Links post

As usual, may of these are old, because I don’t have time to keep up to date on my blog reading.

The Dairy Welfare Farm Tour, part 2: growing calves

(Continued from The Dairy Welfare Farm Tour, part 1.)

We pulled up at the farm where Dr. Mulain performs a weekly herd check every Tuesday morning, checking a bunch of potentially pregnant cows to determine if they are in fact knocked up. Lots of rectals! While we were sticking our arms inside of cows, Dr. Mulain pointed out that we can tell a lot about how cows are handled by how they respond to us. When you are in the middle of a herd of cows, do they panic and run away? They have probably not had great experiences with humans in the past. Do they come up to you, sniff you, lick you, follow you around, and generally make pains of themselves? It is likely they have had good experiences with humans in the past. These cows were like mosquitoes; I was literally batting them away. When I yelled “Shoo!” and waved my arms at them, they stared at me blankly. They had clearly been handled gently by the farm workers.

After the herd check was over, we visited the calves in their hutches. This farm used the conventional method of raising calves: separate them from their mothers immediately and raise them in tiny hutches that look like plastic igloos. The hutches are typically clustered together in a little village, but must be far enough apart that the calves can't touch each other. Calves typically live in individual hutches like this from birth until shortly after weaning.

Although the little village of hutches is adorable, something in me rebels at the idea of raising social animals in isolation like this, where they cannot touch another member of their species. Why do we do it? We raise them separately to keep them cleaner. Calves inevitably have diarrhea, and if you raise them together, that will be the method of transmission of all sorts of (sometimes fatal) diseases. So it is safer for them to keep them separate until their immune systems mature. Also, taking them away from their mothers leaves more milk for sale (they are most often raised on milk replacer, which costs less than the real stuff).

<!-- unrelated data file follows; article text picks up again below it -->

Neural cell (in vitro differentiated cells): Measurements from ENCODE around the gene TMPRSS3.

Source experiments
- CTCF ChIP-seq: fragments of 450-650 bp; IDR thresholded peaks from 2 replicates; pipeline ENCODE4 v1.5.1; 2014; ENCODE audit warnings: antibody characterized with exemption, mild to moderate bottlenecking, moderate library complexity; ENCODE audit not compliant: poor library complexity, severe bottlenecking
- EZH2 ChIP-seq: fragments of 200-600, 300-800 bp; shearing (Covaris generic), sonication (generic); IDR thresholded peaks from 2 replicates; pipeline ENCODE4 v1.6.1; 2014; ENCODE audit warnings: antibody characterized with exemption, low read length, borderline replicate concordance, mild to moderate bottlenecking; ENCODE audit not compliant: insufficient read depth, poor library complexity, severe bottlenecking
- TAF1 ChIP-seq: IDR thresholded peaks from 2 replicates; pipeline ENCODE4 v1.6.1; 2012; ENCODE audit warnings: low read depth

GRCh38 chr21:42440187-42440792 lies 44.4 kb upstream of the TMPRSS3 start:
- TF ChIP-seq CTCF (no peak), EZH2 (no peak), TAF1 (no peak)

This method of raising calves is the conventionally accepted one in the industry, and is what we were taught about in our large animal medicine class. But Dr. Mulain told us about a new method that some farmers are trying, and took us to see it in practice on other farms. You can apparently raise healthy calves in groups if you free feed them, in other words, let them consume as much milk, or replacer, as they want. With the extra nutrition, their immune systems are more robust. The calves grow faster, too.

Dr. Mulain said wryly, “Remember, this isn't abnormally fast growth. This is normal growth.” His perspective is that the dairy industry has been feeding calves smaller amounts to cut costs, but this has resulted in weakened immune systems and smaller calves. With time, we have come to see these weakened immune systems as normal, but they are not.

We saw one farm in which calves had access to a big bucket of milk replacer. They were living in a group of just a few calves. Another farm had turned about ten calves in with three lactating cows. Cows chosen for nanny duty were the low producing cows — the ones later in their lactation cycles who produce less milk. It is amazing that we have bred cows to produce so much milk that a low producing cow can easily support three calves! The calves didn’t bond with a particular cow, but just partook of the nearest milk bar. Because these were low producing cows, they were by definition late in their lactation cycle, so it is unlikely that any of the calves were actually theirs.